Is Rand Paul Good or Bad for Republicans?

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Jon Lowenstein / Noor for TIME

Republican Rand Paul, son of Texas Congressman Ron Paul, is running for the Kentucky Senate seat left vacant by the retirement of Jim Bunning

Rand Paul is either the Republican Party's best hope to keep a Senate seat in Kentucky or its worst nightmare.

Here's a little window into why:

"There are Tea Party–like candidates running across the country," notes Paul, who is running for the seat soon to be vacated by Jim Bunning. "Some people say I chastise the Republican Party too much. But I think it'll take an outsider. This is the year to do it. You need someone who will just say no. We could destroy our country with all these deficits. A lot of Republicans have been the problem. It's not all on [President] Obama, though he did make it a lot worse."

Paul, the Bowling Green ophthalmologist whose chief claim to fame is that his father Ron is the world's most famous libertarian, now leads a race he was never supposed to enter. And he leads it by as much as 20 points. In doing so, he is upsetting not only expectations in Kentucky but also overturning the local power structure: he has outraised Kentucky secretary of state Trey Grayson, the handpicked favorite son of Senate majority leader Mitch McConnell.

And he has done so running nearly as much against the GOP as he has against the Democrats and Obama. Not surprisingly, his campaign is being watched closely by Republicans who worry about the size and strength of the Tea Party movement — and the drain insurgencies like Paul's could have on their coffers.

"The biggest crowds I've been to in Kentucky have been Tea Party crowds. They're two to three times bigger than any Republican crowds," Paul says.

Paul, 47, is not a terribly charismatic speaker, and his political experience consists of filling in for his father on the 2008 campaign trail. If elected, Paul says, he'd work to reduce the deficit, lower taxes, strip the regulatory code and introduce legislation to limit members of Congress and Senators to 12 years in office — a move that would take a constitutional amendment to enforce, but the suggestion is always one of Paul's biggest applause lines. Sarah Palin and Steve Forbes have endorsed him.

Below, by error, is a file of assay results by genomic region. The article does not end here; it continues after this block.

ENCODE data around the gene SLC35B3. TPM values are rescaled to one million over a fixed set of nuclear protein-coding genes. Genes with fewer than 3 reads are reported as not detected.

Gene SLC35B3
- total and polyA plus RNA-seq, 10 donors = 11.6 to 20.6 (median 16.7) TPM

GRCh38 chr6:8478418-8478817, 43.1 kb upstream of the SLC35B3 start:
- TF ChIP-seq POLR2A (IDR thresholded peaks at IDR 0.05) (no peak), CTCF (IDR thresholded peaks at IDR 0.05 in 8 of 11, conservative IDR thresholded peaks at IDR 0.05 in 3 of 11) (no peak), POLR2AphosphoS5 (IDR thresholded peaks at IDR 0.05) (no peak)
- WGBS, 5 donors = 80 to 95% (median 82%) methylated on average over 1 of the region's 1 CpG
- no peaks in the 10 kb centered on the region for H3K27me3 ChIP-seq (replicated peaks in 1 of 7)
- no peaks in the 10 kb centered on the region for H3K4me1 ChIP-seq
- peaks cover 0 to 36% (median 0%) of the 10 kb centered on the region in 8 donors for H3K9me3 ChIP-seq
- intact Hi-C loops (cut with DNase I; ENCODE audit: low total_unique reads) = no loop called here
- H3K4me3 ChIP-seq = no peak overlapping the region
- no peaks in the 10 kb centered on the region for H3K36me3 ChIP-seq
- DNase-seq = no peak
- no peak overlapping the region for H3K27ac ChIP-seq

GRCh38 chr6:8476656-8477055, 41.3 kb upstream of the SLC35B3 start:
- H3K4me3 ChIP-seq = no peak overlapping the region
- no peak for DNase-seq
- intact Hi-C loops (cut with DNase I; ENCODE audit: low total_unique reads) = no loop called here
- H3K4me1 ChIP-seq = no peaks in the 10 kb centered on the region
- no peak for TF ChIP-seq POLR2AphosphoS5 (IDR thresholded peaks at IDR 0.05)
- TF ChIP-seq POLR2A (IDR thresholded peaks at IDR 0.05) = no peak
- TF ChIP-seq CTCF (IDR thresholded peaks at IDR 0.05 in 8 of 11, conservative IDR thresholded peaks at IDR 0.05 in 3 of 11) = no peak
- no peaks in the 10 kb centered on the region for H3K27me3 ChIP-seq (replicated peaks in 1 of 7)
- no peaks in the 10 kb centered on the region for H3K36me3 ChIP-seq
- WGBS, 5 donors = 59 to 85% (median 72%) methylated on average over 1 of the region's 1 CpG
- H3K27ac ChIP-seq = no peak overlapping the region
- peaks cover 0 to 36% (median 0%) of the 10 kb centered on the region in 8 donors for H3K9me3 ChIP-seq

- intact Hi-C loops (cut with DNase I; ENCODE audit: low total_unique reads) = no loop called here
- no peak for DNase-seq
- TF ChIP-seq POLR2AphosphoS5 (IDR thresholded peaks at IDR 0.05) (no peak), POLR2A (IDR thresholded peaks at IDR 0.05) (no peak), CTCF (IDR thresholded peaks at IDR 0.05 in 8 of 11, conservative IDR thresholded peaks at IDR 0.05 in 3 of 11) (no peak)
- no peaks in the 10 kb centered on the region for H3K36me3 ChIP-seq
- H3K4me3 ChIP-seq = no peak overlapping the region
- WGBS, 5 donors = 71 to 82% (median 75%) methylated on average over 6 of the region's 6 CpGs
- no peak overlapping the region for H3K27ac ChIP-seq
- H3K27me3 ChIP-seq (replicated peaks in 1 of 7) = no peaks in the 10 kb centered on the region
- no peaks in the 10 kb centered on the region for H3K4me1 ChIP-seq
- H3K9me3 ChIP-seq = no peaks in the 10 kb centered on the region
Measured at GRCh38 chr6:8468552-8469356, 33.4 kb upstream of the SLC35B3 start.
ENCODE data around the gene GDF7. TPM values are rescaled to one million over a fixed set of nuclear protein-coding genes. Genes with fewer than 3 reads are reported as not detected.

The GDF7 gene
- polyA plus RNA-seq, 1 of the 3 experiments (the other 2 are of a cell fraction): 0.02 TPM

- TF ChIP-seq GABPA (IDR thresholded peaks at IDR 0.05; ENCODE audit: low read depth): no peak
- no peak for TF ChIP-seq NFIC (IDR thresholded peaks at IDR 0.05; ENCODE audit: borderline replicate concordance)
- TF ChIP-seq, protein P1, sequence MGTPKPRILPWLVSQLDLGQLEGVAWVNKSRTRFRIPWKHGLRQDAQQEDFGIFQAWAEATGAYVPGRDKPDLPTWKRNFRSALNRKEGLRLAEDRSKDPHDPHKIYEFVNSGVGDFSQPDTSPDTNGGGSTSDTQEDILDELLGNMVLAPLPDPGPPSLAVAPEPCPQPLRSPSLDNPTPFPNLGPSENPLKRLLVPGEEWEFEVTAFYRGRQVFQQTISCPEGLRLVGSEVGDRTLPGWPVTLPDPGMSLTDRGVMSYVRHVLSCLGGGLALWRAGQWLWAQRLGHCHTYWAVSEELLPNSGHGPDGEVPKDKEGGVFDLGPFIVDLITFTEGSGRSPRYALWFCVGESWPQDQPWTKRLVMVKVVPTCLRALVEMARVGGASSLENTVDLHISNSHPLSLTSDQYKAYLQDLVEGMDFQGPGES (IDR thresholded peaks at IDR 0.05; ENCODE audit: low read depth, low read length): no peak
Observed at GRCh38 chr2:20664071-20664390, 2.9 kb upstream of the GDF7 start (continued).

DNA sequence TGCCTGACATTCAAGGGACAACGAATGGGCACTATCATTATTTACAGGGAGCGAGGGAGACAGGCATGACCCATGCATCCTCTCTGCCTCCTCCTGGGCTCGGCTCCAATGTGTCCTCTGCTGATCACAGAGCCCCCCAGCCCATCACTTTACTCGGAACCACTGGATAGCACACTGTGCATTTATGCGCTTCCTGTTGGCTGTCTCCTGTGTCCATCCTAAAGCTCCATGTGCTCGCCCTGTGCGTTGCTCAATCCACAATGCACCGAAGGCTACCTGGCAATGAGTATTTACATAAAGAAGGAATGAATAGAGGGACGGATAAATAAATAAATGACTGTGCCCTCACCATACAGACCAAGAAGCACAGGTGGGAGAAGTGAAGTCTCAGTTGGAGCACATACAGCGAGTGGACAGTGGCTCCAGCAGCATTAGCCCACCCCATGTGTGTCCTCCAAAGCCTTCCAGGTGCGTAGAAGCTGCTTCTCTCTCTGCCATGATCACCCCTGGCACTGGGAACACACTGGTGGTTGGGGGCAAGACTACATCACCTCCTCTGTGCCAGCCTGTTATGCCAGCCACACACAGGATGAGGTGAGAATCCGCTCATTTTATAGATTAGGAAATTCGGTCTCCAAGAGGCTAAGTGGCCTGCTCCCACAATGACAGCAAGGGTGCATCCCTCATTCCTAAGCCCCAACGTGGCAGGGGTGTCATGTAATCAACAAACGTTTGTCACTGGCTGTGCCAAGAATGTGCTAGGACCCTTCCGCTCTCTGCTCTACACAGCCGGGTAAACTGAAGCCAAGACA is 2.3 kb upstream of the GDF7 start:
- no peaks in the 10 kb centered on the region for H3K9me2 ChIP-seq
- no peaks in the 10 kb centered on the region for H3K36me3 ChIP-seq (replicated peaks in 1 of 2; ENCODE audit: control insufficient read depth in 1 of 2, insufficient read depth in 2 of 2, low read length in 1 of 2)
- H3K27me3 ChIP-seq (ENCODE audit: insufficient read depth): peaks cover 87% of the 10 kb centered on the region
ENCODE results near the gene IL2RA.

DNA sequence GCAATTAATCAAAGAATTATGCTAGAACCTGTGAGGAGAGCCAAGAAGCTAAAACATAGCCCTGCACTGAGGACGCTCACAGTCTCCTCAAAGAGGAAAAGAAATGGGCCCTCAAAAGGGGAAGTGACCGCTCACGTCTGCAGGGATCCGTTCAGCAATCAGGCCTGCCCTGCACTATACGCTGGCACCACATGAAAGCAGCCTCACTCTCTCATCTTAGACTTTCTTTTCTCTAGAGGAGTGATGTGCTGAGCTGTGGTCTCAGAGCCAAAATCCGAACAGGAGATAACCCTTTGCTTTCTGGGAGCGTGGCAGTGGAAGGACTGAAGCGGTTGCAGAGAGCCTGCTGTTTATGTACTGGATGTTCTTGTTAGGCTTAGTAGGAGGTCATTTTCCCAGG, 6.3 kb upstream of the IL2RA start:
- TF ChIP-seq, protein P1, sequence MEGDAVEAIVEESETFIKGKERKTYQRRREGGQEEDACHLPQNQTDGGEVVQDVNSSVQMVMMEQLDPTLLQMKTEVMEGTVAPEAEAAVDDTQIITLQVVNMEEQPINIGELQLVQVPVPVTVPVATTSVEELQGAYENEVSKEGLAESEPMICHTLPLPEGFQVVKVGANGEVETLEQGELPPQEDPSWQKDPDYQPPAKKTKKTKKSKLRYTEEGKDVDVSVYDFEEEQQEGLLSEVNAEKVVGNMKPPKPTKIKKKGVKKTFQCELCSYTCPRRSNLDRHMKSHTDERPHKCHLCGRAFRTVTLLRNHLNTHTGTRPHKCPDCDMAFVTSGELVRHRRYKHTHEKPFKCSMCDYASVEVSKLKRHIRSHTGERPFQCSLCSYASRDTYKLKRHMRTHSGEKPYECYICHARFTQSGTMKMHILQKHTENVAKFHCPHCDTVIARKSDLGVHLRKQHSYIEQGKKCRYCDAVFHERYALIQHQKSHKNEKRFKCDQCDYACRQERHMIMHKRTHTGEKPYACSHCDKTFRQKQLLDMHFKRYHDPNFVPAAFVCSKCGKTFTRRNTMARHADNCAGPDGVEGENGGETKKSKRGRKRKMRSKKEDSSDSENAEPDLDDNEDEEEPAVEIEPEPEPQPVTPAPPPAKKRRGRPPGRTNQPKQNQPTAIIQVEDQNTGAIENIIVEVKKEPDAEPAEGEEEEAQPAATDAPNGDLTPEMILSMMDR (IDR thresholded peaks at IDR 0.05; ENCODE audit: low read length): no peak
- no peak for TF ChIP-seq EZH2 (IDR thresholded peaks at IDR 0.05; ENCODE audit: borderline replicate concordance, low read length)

After growing up in Surfside, Texas, where his father has been a Congressman on and off for more than 30 years, Paul went to Baylor University in Waco, Texas, and ophthalmology school at Duke University in North Carolina, and moved to Kentucky in 1993 to be near his wife's parents. He's not charming or debonair, but there's something about his wonky passion for debt and trade imbalances that seems to inspire people. It's easy to find folks who've never attended a political rally at his events, tossing $5 or $10 in the buckets that are usually passed around like a church plate. "I like that he's earnest; I feel like he's being honest with me and not telling me what I want to hear," says Steve Strodtman, a lifelong Republican in the town of Columbia, where some 75 people gathered recently to hear him speak. "I was disappointed with George W. Bush. It's nice to see someone returning the party to its conservative roots."

His success so far has the GOP establishment fighting back. In his ads, Grayson is attempting to paint Paul as a kook whose beliefs are outside the mainstream. Which may explain why on several issues, Paul is edging toward the center: Pure libertarians, he says, believe the market should dictate policy on nearly everything from the environment to health care. Paul has lately said he would not leave abortion to the states, he doesn't believe in legalizing drugs like marijuana and cocaine, he'd support federal drug laws, he'd vote to support Kentucky's coal interests and he'd be tough on national security.

"They thought all along that they could call me a libertarian and hang that label around my neck like an albatross, but I'm not a libertarian," Paul says between Lasik surgeries at his medical office, where his campaign is headquartered, with a few desks crammed between treatment rooms. "Frankly, I'd rather be coming from the right than from the left like Grayson, who not too long ago was a Democrat and Bill Clinton supporter." (Grayson voted for Clinton in 1992 before switching parties and entering politics in the mid-1990s.)

Paul's adjustments may leave him vulnerable to a challenge from the right. Bill Johnson, a former naval officer and Tea Party candidate who has poured his life savings — more than $200,000 — into his bid, sees opportunity too. "Grayson's the moderate, establishment candidate, and Paul's got a lot of support from his father's list," Johnson says. "I am the true Tea Party candidate." As with the beverage they are named after, Tea Party Republicans are taking many forms and flavors this year — and could produce many outcomes, some unintended, in the 2010 elections.